In our continuing series during which EnduranceandGT editor Andy Lloyd meets with the next generation of motorsport professionals, we spoke with Jamie-Lea Hawley, a 17-year-old Widnes-based driver who has targeted the 2020 Clio Cup UK Championship as the next step in her driving career.
Jamie-Lea Hawley began her racing career, as do many young drivers, competing in karts. By 2014, Jamie-Lea was contesting the Kartmasters British Grand Prix in the Rotax Mini Max class and a promising mid-field finish made Jamie-Lea set her sights on cars. By 2017 she had gained a fully funded drive in the Ford Fiesta Junior Championship. A highly competitive season saw her finishing tenth in the standings.
In 2018 Jamie-Lea targeted a drive in the Clio Cup Junior championship but sponsorship challenges has seen the Riverside College student sit out much of the last two years. in 2020, however, Jamie-Lea is focused on getting back behind the wheel and driving with Student Motorsport Racing in the Clio Cup UK Championship.
Where did the inspiration for a motorsport career come from, Jamie-Lea?
“When I was nine, my family went on holiday to Turkey and there was a karting track. I’d never been in anything like that but we went out and immediately I was quick. Nobody in my family could keep up with me so straight away I started asking my dad if we could take up karting more seriously.
“I didn’t give up asking until he finally agreed!”
Had you watched Formula 1 or Touring Cars before that made you interested in racing?
“No, nothing. My family doesn’t have a background in racing.”
Many drivers say that it’s better to have experience in karts before moving on to cars. Would you agree?
“I would agree. I do know people who have gone straight into cars but if you’ve not had karting experience, you’ve got to have the budget. It’s a lot harder to approach sponsors without some experience on your racing CV.”
Was your family your crew at those early events?
“At the very early events, yes but I was lucky to be selected as junior driver for Intrepid UK so I had factory support from them. I also helped out at the race team’s workshop when I was 12 or 13 and I stripped all the karts. It was very useful experience.”
How did the sponsorship offer come about for the 2017 Ford Fiesta Junior Championship?
“We got a phone call and initially we weren’t sure if it was a serious offer but we decided to explore it. We went for the test day and the sponsors were impressed to the point that they were prepared to back me for the whole season.”
You made great progress throughout that season and achieved some excellent results. What was the stand-out moment of the year for you?
“Croft was a good weekend. I got two sixth-place finishes and there was one move into Sunny In that I was particularly proud of. In the second race, which was wet, I had to drop back to last to avoid a car in front but I made my way back up to sixth. I think I also got second fastest lap of the race! So Croft stands out a high point of the year for me.”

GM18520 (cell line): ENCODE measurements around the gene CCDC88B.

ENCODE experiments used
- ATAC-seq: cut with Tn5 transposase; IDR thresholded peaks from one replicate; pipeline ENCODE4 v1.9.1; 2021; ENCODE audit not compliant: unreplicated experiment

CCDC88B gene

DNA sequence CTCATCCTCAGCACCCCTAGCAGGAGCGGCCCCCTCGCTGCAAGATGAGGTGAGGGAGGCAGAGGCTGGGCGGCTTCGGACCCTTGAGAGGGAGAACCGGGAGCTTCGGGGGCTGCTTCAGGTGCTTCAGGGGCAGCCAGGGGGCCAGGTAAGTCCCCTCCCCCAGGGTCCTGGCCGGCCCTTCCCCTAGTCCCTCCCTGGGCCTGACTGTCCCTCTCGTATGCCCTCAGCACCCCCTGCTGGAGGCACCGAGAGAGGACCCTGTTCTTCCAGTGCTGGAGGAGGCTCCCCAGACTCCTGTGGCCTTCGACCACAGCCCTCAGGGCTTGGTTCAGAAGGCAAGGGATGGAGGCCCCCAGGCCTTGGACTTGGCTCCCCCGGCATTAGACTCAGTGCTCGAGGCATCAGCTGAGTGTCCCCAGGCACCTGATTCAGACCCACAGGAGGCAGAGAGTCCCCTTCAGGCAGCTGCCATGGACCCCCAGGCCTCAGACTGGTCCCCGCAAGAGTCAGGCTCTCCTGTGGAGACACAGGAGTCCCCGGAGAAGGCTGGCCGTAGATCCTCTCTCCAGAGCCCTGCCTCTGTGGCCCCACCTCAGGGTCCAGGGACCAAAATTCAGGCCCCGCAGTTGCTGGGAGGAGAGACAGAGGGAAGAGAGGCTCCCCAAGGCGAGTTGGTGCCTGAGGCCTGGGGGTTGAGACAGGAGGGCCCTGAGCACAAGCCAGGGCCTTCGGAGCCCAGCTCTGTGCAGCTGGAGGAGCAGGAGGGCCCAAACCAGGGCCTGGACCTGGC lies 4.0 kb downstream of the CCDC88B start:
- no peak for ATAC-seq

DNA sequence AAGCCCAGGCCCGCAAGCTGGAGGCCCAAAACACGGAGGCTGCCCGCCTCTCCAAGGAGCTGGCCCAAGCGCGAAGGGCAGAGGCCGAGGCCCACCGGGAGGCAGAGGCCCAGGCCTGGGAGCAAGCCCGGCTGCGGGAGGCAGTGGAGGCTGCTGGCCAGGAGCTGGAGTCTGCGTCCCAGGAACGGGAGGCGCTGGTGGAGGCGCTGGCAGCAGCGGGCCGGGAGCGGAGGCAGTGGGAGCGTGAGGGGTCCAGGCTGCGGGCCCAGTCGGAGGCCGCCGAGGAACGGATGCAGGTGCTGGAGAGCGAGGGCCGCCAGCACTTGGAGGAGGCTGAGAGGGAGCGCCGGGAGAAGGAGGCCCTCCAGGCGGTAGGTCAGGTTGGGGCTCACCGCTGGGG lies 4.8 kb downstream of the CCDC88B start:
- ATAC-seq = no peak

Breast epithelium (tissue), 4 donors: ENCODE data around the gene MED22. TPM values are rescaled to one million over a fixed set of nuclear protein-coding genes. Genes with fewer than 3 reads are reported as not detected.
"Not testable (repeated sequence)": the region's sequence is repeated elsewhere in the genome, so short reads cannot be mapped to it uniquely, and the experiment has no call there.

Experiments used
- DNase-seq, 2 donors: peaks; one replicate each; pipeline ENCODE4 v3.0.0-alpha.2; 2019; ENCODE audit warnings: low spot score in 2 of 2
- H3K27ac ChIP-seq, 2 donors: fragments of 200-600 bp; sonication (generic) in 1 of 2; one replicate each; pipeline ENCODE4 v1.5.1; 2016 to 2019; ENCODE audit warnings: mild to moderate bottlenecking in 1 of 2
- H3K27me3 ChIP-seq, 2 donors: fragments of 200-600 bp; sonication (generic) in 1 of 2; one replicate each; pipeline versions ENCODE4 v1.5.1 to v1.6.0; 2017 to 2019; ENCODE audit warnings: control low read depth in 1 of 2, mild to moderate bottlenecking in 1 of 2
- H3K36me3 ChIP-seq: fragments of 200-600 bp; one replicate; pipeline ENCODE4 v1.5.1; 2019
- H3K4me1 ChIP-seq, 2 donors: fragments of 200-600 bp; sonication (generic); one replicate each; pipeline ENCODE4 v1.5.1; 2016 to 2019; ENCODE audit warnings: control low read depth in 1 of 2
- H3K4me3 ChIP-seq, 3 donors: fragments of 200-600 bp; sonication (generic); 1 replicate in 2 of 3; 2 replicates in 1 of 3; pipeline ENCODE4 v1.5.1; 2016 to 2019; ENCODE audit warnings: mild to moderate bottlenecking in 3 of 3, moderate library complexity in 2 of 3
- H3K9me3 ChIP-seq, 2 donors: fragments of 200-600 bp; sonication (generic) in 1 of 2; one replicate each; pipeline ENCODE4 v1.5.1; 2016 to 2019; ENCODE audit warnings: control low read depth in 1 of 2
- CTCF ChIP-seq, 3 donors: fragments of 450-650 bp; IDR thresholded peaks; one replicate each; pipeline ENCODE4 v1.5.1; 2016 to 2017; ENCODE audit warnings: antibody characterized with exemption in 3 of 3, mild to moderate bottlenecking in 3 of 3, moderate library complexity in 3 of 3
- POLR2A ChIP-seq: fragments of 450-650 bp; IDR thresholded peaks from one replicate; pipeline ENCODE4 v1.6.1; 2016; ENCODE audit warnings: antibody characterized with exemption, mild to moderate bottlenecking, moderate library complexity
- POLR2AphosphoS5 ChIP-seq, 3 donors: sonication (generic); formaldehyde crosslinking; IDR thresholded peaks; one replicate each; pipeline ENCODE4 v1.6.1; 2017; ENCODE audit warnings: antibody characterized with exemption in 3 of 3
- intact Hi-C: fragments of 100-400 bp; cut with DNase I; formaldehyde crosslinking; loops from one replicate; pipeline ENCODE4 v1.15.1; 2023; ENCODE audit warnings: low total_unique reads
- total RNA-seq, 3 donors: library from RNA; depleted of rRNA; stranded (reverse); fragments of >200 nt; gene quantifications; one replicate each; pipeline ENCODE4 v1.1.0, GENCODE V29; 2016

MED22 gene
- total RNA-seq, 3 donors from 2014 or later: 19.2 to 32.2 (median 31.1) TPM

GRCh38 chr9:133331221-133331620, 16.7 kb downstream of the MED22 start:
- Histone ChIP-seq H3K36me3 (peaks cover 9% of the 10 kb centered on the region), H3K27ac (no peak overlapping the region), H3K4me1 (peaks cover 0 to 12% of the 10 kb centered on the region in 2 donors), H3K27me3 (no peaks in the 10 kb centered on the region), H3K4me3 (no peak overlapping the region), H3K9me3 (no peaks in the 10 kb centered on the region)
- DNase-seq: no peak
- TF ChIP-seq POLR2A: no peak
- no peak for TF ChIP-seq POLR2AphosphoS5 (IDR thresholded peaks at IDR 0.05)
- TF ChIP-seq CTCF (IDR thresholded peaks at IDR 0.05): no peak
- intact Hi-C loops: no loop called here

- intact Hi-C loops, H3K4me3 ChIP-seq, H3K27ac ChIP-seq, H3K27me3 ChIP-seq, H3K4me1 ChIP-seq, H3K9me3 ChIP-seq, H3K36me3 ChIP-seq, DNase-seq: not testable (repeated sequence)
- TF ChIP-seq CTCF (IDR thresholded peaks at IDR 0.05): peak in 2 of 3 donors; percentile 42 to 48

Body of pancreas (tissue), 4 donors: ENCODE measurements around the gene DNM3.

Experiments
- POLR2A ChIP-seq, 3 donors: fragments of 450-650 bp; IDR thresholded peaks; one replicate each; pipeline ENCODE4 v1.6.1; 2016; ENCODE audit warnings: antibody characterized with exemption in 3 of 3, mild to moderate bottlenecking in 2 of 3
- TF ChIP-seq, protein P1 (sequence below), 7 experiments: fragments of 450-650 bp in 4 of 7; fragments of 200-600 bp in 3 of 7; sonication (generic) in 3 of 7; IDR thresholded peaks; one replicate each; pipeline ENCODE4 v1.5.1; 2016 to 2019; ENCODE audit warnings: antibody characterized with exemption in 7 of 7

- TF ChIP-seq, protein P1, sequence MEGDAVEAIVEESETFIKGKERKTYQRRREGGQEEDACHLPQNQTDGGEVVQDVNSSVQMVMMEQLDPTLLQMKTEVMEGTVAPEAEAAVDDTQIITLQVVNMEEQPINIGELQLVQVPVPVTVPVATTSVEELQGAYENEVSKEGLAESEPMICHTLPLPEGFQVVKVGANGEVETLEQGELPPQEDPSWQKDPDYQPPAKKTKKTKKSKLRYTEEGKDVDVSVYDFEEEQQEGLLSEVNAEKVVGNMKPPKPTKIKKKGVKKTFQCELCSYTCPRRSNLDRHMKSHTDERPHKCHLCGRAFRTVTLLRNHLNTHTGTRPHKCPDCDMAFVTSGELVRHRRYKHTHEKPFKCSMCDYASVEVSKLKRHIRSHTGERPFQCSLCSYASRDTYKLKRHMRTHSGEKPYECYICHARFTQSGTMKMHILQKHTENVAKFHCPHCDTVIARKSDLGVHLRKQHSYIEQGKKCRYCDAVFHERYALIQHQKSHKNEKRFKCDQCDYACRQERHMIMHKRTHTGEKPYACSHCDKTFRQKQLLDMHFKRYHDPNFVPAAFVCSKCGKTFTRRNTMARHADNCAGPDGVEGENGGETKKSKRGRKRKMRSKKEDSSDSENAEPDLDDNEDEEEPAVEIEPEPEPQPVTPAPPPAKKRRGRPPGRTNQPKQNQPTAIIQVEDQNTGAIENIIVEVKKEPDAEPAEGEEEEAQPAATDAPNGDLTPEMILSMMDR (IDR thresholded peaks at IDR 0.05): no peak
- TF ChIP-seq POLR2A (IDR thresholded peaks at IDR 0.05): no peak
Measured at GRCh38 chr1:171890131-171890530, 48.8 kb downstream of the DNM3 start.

What were the main learning points that you took from the year?
“The transition into cars was a big leap and learning about car control, how you approached corners and choosing the best racing lines meant that the whole year was a huge learning curve. I learned so much throughout the season and it was a massive year for me.
“I had a driver coach for Croft, purely because on the Friday test day I was too young to be allowed out on my own. My coach stayed to support me for the rest of the weekend as well which was a huge help. The rest of the season I prepared as best I could using videos before the race weekend and then had to learn the track myself when I got to the circuit.”
In 2020 you’re targeting a drive in the Clio Cup UK championship with Student Motorsport Racing. Why that championship and that team?
“The Clio Cup championship has always been supportive of me and when I met Student Motorsport Racing at Autosport in January, I could hear the passion in their voices. It’s not just a business for them and they have the same love for racing that I have.
“After the disappointment of 2018, I was feeling a bit disillusioned but following Autosport and meeting with JP Latham and the team, it’s reignited my passion for racing again.”
What challenges are you facing before you can take up your place on the grid in May?
“The biggest challenge will be financial and I am currently working flat-out to get the sponsorship in place. I know, from my time in the Ford Fiesta Junior Championship, that I can represent a sponsor well.
“After the success of W Series (the international single-seater series launched in 2019), there is a greater appetite for backing young female drivers and I hope that companies will see the value that I can deliver for them.”
Which direction do you ultimately want your racing career to go?
“The end-goal is racing something with four wheels and an engine and I’ve not targeted which series I want to aim for. As long as I’m racing, I’m happy.
“I know people have goals for touring cars, GTs and the other series but if I ended up in a single-seater – great! If I ended up in tin-top – great! As long as I’m racing, that’s all I want to happen as that makes me happy.”
The Clio Cup UK Championship gets underway at Snetterton on May 16 – 17.
Enquiries concerning sponsorship of Jamie-Lea Hawley can be sent to Jamieemail@example.com.